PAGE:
The mother of missing Fife airman Corrie McKeague hopes the chip in his bank card could help find him.
Nicola Urquhart, 48, said she has spoken to US experts about the possibility the chip could be powerful enough to lead police to his whereabouts.
Speaking to the Sun newspaper, she said: “To take money off a card machine you just need to be within millimetres of the contactless machine.
“But I’m told that to just read a card the distance can be a lot further.”
Corrie is believed to have ended up at a landfill site in Milton, near Cambridge, after going missing after a night out in Bury St Edmunds in September 2016.
The 23-year-old was a gunner based at RAF Honington, 10 miles away from where he was last seen entering a bin loading area in the early hours.
Extensive searches of the landfill site failed to uncover any trace of Corrie.
“There seems to be different theories about whether it could work,”said Ms Urquhart, from Dunfermline.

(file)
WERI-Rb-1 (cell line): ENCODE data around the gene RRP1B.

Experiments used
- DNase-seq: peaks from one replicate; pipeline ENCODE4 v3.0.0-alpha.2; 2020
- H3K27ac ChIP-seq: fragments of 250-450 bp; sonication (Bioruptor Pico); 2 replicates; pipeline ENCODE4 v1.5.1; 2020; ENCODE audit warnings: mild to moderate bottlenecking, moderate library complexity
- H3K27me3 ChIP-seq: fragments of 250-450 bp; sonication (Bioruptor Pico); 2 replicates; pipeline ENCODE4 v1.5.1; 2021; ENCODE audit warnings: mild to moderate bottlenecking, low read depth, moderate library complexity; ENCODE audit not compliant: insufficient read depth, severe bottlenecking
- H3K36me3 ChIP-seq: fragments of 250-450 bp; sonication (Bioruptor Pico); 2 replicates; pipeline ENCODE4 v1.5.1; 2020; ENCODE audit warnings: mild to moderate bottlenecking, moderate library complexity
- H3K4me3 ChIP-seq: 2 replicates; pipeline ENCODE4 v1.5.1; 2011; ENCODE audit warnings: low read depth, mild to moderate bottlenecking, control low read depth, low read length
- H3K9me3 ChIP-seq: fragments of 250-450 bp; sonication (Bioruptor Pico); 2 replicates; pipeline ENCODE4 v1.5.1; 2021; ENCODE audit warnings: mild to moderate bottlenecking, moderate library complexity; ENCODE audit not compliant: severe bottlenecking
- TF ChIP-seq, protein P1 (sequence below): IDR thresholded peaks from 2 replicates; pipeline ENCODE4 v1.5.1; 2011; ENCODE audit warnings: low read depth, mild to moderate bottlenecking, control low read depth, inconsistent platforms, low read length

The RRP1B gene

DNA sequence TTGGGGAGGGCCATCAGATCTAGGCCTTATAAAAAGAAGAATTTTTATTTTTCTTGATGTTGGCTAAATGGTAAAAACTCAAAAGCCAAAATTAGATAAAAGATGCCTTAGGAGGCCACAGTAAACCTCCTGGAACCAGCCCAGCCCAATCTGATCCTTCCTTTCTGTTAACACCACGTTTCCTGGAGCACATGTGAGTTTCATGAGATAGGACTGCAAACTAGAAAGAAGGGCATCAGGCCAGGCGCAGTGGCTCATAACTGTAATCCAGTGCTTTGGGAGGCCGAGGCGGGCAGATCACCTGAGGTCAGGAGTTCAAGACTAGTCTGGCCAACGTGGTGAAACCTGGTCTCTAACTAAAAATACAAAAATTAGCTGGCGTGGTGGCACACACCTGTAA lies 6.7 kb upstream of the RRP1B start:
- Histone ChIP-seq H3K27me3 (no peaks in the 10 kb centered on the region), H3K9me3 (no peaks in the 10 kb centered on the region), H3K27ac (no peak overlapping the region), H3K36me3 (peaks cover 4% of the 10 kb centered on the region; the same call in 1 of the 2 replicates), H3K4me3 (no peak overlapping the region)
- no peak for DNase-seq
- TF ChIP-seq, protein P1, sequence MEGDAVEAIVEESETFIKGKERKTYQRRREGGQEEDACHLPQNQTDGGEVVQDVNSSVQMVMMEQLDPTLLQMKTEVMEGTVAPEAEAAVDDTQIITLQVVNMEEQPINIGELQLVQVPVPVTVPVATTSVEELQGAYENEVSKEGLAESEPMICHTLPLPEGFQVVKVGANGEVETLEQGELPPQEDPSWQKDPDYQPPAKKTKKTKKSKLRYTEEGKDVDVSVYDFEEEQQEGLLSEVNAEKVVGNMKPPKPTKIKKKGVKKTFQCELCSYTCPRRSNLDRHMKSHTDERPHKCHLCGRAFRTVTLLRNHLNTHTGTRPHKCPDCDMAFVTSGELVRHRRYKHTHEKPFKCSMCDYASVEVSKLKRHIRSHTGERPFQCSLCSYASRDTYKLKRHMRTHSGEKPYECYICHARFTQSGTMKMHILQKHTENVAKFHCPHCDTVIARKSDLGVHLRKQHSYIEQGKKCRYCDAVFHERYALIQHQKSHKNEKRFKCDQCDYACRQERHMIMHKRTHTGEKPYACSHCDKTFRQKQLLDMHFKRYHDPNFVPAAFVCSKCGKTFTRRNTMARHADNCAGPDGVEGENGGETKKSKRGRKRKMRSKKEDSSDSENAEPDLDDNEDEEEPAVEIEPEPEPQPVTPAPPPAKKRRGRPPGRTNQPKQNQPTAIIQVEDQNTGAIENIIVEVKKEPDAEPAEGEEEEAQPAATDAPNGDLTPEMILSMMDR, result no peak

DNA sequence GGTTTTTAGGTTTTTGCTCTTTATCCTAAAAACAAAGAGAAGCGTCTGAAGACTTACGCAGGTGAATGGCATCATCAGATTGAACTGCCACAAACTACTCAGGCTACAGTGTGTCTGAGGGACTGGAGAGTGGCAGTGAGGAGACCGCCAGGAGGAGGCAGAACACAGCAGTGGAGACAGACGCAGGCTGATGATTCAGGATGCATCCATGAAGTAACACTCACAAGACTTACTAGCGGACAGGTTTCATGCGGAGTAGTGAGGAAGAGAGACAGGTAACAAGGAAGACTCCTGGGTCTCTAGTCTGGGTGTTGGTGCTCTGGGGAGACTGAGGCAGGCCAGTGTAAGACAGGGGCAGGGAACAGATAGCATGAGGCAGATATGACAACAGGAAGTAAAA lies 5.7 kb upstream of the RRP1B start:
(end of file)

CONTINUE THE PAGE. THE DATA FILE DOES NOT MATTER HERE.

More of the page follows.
“I’ve been speaking with a company in America just to see if it’s possible. We’d never thought of it but it has got to be worth a try.
“We know that Corrie used his card in Pizza Mama Mia the night he went missing. It hasn’t been cancelled by us or the bank.
“The card idea came from someone on the Find Corrie Facebook page which we are extremely grateful for.”
She added that a £100,000 reward, offered by a Suffolk businessman towards the search for Corrie, could be offered to the person who makes the technology available.